“Saudi authorities appear intent on making certain detainees and their loved ones suffer even further by denying them the ability to hear each other’s voices and know for certain they are OK,” Michael Page, the deputy director of the HRW’s Middle East and North Africa division, said on Sunday.
“All prisoners should be allowed unfettered communication with their families and the world outside their prison cells, but especially so during these trying times.”
Family members of the leading rights activist Loujain al-Hathloul told the New York-based organization that authorities finally allowed her parents to visit on August 31, after she spent almost three months in incommunicado detention.
They said she had gone on hunger strike six days before the visit after learning that some other detainees had been allowed to call their families.
Hathloul was among more than a dozen activists arrested in May 2018, and held on suspicion of harming Saudi Arabia’s interests and offering support to hostile elements abroad.
At the time, international rights groups reported the detention of prominent female activists among the detainees, who had previously campaigned for the right to drive and an end to the kingdom’s male guardianship system.
Some were later released, but activists have said several of the women were held in solitary confinement for months and faced torture and sexual harassment.
Saudi Arabia overturned the world’s only ban on female motorists on June 24, 2018. The lifting of the prohibition followed a sweeping crackdown on prominent women’s rights activists, who had staunchly advocated for the right to drive.
Lawyers representing former Saudi crown prince, Mohammed bin Nayef (MBN), also maintain that the 61-year-old prominent member of the House of Saud has been detained without charge since his arrest in March, and his current whereabouts remain unknown.
They noted that the prince has been denied visits with family members and his personal doctor since his arrest.
The lawyers argued they do not know whether MBN has received treatment for his diabetes, stressing that there are serious concerns about his well-being and health.
Bin Nayef became assistant interior minister in 1999 and succeeded his father as interior minister in 2012 following his death.
He was named crown prince after King Salman bin Abdulaziz Al Saud acceded to power in 2015, before being replaced by Mohammed bin Salman in 2017.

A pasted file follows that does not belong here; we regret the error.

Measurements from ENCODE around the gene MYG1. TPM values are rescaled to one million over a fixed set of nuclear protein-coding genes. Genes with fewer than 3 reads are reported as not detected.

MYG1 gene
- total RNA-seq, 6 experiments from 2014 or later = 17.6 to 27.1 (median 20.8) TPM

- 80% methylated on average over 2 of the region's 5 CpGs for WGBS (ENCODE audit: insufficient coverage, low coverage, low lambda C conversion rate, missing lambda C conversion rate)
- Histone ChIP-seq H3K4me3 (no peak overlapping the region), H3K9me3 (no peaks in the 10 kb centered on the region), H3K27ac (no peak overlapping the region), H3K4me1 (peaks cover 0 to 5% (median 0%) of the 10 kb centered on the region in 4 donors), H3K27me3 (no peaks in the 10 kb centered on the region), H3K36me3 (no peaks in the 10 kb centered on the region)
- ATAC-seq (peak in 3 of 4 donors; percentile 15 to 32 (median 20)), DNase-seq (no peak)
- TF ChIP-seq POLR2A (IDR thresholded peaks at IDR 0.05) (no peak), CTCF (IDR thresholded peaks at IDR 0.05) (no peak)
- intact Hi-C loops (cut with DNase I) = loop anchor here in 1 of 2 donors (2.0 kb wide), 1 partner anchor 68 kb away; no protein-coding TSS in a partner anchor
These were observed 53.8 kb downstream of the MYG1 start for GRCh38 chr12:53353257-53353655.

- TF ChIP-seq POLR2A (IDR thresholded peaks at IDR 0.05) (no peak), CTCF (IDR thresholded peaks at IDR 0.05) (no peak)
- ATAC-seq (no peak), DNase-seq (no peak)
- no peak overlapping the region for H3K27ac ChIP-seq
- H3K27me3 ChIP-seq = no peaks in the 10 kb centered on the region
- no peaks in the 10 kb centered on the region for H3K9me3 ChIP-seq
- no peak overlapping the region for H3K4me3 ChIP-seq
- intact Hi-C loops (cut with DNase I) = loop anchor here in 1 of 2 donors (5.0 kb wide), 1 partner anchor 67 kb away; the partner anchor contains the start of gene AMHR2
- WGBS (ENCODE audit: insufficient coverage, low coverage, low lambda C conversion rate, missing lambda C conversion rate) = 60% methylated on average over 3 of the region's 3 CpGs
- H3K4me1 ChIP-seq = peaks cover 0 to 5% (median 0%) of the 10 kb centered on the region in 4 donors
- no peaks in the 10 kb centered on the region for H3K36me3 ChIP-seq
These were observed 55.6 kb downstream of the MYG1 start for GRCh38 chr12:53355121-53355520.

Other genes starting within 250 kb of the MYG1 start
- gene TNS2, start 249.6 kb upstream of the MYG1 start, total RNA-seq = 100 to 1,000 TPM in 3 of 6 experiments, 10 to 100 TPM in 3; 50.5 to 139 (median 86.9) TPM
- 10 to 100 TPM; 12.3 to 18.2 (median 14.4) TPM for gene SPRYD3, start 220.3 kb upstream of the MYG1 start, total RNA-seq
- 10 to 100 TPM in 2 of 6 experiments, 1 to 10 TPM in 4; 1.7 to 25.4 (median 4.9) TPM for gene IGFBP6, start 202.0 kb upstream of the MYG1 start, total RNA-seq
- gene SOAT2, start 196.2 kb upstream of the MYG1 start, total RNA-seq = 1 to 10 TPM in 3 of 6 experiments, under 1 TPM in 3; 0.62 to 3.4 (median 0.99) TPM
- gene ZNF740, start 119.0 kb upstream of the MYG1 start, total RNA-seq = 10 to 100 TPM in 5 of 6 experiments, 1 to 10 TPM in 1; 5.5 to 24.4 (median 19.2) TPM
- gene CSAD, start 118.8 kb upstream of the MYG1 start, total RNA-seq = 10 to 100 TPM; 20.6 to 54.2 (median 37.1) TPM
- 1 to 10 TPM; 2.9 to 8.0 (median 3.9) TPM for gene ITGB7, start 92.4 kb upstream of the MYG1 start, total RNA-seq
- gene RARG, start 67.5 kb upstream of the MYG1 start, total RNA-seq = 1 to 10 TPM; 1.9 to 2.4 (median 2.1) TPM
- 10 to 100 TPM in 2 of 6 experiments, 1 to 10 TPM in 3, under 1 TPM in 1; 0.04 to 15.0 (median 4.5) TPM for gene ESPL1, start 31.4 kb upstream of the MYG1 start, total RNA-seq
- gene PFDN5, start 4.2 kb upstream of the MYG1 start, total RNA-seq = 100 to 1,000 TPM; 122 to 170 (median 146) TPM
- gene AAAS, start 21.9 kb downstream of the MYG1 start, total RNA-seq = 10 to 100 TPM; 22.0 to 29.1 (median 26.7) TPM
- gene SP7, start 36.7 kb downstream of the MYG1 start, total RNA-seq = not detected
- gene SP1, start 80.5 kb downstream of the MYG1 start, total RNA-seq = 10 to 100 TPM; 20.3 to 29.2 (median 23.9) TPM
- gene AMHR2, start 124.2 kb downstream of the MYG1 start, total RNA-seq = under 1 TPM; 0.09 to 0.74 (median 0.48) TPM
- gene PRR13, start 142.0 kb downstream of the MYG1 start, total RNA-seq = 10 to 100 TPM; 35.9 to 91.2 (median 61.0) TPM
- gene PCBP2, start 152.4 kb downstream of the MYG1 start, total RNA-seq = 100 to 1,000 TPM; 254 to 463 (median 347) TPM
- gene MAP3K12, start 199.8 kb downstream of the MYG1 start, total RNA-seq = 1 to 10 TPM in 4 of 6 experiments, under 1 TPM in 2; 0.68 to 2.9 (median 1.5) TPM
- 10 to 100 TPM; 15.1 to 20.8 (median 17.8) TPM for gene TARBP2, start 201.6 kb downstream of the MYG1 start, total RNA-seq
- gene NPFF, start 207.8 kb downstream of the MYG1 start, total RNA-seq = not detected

Since his ouster, bin Nayef has effectively been under house arrest and prevented from leaving the kingdom.
In March, he was arrested as part of a renewed purge of royal family members over an alleged coup attempt to unseat King Salman and his son.
A family member of another prominent women’s rights campaigner also told HRW that they have not received phone calls from their detained relative in over two months.
Moreover, a relative of prominent Muslim cleric Sheikh Salman al-Awdah said the family has not heard from him since May.
Awdah is the assistant secretary general of the International Union of Muslim Scholars (IUMS), which the Riyadh regime has listed as a terrorist organization.
Saudi authorities detained the outstanding Muslim scholar on September 7 last year, and have been holding him in solitary confinement without charge or trial ever since. Officials have imposed travel bans on members of his family as well.
Even before the coronavirus pandemic swept across Saudi Arabia, Human Rights Watch had documented cases where prison officials would often halt prisoners’ communications with relatives without explanation, and would heavily monitor calls when they did allow them.
Some prisoners said that phone calls are usually restricted to 2 to 10 minutes, and authorities tend to cut the lines if prisoners try to discuss their cases or complain about detention conditions.
“Following the devastating deaths of prominent detainees in suspicious circumstances, Saudi Arabia’s allies should demand that they immediately release all those unjustly detained for exercising their basic rights before it’s too late,” Page said.
“The families of detainees held incommunicado should not have to spend another day anxiously wondering what has become of their relatives.”
Saudi authorities have arrested dozens of activists, bloggers, intellectuals and others perceived as political opponents ever since bin Salman became Saudi Arabia’s de facto leader in 2017, showing almost zero tolerance for dissent even in the face of international condemnations of the clampdown.
Over the past years, Riyadh has also redefined its anti-terrorism laws to target activism.